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Testing for Human Retrovirus Infections: Medical Indications and Ethical Considerations

  • John W. Ward

Abstract

In 1985 the first tests became available to identify antibody to the retro-virus subsequently called the human immunodeficiency virus (HIV). Since that time HIV antibody testing has become the cornerstone of public health efforts to stop the epidemic of HIV infection. The tests were used initially to screen donated blood and plasma, and their use for this purpose dramatically decreased the rate of transfusion-associated (TA) HIV transmission.1’2 Soon thereafter, testing linked with counseling was recommended as a method to encourage safer sexual and drug use practices3’4 and to aid in the diagnosis of some conditions associated with HIV infection, including those in the acquired immunodeficiency syndrome (AIDS) surveillance case definition.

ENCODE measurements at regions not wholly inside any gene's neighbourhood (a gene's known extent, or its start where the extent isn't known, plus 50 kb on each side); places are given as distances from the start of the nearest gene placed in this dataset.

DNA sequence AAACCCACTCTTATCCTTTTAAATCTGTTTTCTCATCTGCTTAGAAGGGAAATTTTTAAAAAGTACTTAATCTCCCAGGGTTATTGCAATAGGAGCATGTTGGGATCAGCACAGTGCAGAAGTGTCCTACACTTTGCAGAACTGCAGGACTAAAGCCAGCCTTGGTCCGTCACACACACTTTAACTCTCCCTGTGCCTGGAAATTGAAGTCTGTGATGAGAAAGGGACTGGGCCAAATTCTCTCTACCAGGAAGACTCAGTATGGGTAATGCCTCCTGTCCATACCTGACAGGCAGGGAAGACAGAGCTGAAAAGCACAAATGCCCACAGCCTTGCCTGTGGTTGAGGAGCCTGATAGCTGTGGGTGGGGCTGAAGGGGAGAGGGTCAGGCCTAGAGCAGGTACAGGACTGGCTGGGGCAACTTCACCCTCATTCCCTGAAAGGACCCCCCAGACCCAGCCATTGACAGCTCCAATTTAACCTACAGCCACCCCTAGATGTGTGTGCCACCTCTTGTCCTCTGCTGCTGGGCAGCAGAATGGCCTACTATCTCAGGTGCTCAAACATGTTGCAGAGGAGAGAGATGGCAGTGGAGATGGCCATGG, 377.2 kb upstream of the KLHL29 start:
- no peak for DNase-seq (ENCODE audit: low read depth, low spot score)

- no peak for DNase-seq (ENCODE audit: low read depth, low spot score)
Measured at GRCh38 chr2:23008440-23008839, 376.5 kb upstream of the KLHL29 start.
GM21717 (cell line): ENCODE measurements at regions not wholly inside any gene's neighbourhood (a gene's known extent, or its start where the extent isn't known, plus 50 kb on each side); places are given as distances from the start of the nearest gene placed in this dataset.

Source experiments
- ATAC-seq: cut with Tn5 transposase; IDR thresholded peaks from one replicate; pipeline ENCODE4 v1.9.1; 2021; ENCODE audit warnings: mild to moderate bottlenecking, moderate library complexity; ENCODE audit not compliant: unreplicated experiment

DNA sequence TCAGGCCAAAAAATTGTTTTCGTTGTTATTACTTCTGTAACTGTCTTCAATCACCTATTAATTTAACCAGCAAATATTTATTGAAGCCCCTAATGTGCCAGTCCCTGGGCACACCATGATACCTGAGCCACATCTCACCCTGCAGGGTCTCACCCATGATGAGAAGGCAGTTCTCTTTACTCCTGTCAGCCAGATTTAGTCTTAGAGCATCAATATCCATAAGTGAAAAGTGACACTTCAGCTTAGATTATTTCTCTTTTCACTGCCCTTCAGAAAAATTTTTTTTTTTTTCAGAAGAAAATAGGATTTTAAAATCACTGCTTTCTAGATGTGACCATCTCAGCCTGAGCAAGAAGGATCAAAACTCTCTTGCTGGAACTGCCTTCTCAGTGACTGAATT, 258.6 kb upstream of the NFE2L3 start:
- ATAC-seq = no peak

Keywords

Human Immunodeficiency Virus Human Immunodeficiency Virus Type Human Immunodeficiency Virus Infection Human Immunodeficiency Virus Transmission Human Immunodeficiency Virus Antibody 
These keywords were added by machine and not by the authors. This process is experimental and the keywords may be updated as the learning algorithm improves.

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Copyright information

© Springer Science+Business Media New York 1994

Authors and Affiliations

  • John W. Ward

There are no affiliations available

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